Chip potato variety under threat

Experts have warned American farmers that the potato variety used for chips is under threat from global warming. It was reported by the Daily Mail on Tuesday, April 13.

The Russet Burbank variety is used to make French fries and is the most attractive to both consumers and the establishments that supply and purchase them. It has a high starch content, which allows the potatoes to take on a pleasant flavor when fried.

Right now, Idaho farmers in the U.S. are sounding the alarm that global warming is contributing to less mountain snow. This, in turn, suggests that it cannot be used to irrigate crops of the Russet Burbank variety.

Breeder and geneticist Richard Novi of the U.S. Department of Agriculture emphasized that usually a good snow cover appears by April. It then begins to melt, resulting in a necessary source of water for the potato. However, the less liquid it becomes, the faster the potatoes die.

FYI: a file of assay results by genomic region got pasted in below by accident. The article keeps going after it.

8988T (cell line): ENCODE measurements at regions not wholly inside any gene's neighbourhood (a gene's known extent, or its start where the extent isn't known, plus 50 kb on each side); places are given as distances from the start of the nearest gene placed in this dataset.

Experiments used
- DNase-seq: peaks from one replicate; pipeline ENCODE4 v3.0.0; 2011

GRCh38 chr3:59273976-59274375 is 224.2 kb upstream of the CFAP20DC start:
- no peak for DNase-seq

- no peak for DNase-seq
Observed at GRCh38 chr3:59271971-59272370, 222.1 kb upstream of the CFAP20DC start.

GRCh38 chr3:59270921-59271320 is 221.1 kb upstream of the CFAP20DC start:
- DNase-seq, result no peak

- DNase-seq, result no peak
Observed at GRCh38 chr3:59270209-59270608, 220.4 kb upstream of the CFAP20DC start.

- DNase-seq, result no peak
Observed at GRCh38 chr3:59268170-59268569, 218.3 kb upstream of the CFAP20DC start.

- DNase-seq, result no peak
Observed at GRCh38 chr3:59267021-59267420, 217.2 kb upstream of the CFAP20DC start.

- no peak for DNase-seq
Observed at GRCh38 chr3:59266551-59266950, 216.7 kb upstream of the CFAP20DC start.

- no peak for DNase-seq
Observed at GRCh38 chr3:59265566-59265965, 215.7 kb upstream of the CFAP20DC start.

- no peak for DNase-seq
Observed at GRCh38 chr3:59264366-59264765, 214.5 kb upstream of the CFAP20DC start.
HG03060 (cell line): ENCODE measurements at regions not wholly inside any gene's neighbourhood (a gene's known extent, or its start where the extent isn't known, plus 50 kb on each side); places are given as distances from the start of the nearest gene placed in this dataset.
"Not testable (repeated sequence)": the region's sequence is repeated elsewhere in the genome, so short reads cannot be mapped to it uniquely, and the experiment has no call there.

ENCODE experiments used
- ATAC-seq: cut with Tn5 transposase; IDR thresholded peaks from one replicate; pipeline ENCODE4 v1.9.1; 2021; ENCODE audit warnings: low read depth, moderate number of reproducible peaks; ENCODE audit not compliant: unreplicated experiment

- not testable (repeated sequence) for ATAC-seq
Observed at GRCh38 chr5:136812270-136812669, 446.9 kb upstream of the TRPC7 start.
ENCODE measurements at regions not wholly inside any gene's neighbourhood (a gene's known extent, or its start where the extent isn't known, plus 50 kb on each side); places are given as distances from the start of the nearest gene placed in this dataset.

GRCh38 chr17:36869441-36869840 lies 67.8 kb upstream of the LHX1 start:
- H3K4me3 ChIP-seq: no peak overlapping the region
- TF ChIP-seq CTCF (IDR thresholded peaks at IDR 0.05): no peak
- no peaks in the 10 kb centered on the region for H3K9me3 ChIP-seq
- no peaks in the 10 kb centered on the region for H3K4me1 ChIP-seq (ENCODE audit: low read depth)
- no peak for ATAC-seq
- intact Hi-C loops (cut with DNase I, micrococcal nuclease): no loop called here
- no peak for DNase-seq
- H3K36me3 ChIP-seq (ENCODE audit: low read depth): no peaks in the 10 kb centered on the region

A 2018 study showed that the amount of snow on Idaho mountain tops has decreased by 15 to 30 percent since the middle of the 20th century.

Right now, experts are trying to create a variety of potatoes that will not be affected by climate change. Farmers specify that the variability of the temperature level is the result of dark formations on the product, which spoils its taste.

Earlier in April, the publication Die Welt reported that bananas are also in danger of extinction. The reason for this is a highly infectious soil fungus, which is not amenable to chemicals.

Fruit expert at the marketing company AMI Ursula Schokemele said that due to the fact that this disease cannot be eliminated with special means, it will affect soils that will not be able to be removed from circulation for at least 30-40 years.